film as well as the mixing, or balancing, of all the recorded
Much like film and television, video games
require teams of audio engineers in order to record all sounds heard. This
includes recording actor voice overs, foley, sound effects, sound design, and
music. Gaming audio engineers will also work with the coding teams in order to
ensure correct sounds are triggered at specific, variable points in a game.
In any broadcast, whether it takes place over the radio, television,
or internet, audio engineers are required to ensure flawless audio. It is the
broadcast audio engineer's job to ensure everything that needs to be heard will
be heard, and that everything that shouldn't isn't, as well as to make sure all audio systems are operating correctly
during the entirety of the broadcast. Broadcast audio engineers are also responsible
for adhering to any broadcast standards that may be in place.
Live sound engineers are responsible for ensuring high quality,
well balanced audio is heard at any live performance. Front-of-House engineers focus on
refining and balancing the sound heard by the audience while monitor engineers focus on
balancing and refining the sound heard on stage by the performers. Live sound
audio engineers may be employed by the live sound venue itself or by the
Audio Forensics & Restoration
forensics is one of the newest fields in audio. An audio forensic engineer is
responsible for verifying audio evidence to be used in court has not been
tampered with. An audio forensic engineer might also employ a variety of
techniques in an attempt to improve the quality of a recording so it can be
heard and interpreted. An audio restoration engineer is responsible for
restoring and modernizing old recordings for museum and archival purposes.
Installation and Design
One fast growing area in this industry is installation and design, Most major venues from airports to sports stadiums have audio systems and full time employees to maintain them. The certification program for this course is Dante by Audinate, the industry standard of software system controls.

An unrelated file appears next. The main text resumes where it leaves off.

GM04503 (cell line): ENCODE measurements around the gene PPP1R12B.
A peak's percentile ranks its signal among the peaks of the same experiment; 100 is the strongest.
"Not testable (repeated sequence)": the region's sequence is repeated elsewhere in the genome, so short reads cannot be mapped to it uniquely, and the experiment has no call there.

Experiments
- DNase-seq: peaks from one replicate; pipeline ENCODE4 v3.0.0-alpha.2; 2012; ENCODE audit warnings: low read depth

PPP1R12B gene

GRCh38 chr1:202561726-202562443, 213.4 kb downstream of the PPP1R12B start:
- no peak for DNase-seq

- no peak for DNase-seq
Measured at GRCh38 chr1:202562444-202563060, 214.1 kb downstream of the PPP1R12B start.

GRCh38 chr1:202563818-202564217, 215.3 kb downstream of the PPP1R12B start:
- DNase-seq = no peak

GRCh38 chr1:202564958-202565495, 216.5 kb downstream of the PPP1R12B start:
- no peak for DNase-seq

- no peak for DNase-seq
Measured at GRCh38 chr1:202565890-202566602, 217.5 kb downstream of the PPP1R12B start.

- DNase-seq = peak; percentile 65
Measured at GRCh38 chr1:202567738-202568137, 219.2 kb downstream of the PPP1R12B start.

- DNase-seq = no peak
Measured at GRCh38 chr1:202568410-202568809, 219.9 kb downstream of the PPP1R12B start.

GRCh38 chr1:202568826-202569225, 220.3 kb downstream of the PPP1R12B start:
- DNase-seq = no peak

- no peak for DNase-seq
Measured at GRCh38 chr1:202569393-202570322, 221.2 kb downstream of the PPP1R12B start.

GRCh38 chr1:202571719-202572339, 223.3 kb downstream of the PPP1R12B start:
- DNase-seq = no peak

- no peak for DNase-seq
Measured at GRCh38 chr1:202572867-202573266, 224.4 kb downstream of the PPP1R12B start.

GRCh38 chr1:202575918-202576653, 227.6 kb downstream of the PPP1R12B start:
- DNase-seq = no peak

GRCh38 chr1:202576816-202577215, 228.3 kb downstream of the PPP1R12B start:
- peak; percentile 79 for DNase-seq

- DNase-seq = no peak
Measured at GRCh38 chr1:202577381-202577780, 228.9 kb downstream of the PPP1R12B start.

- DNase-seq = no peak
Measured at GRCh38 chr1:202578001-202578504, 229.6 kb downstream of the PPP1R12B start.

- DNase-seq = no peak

Digital Audio I & II are advanced courses for the Arts, A/V Technology & Communications career cluster.
Students enrolled in Digital Audio I & II will have the opportunity to become Dante Certified.
Dante Certification Program
- The Dante Certification Program is offered by Audinate.
- This official certification lets employer's and peers know that you have the knowledge and skills required to successfully design and roll-out Dante networks
- Dante does this to provide a consistent set of methods and general knowledge about audio networking. This is becoming increasingly important as the technology becomes widespread and is adopted by more and more vendors, installers and customers.
Please remember the route map is for this current school year and could
change for next year.
Any scheduling questions can be directed to our counselor’s office: MCTC@katyisd.org
LIVE ACTION MEDIA BROADCAST SYSTEM
Students in the MCTC Digital Audio and Film courses have the opportunity to train, and if successful, to work as a member of the Live Action Media Broadcast System (LAMBS) crew. The LAMBS crew operates the video board and all audio/video content at both Legacy and Rhodes stadiums. For each football game, the LAMBS crew operate the five live-action cameras well as run the various control functions such as instant replay, commercials, and splash video graphics. LAMBS crew members also have the opportunity to act as Technical Director for each game. Click this link to apply for the LAMBS Crew LAMBS Application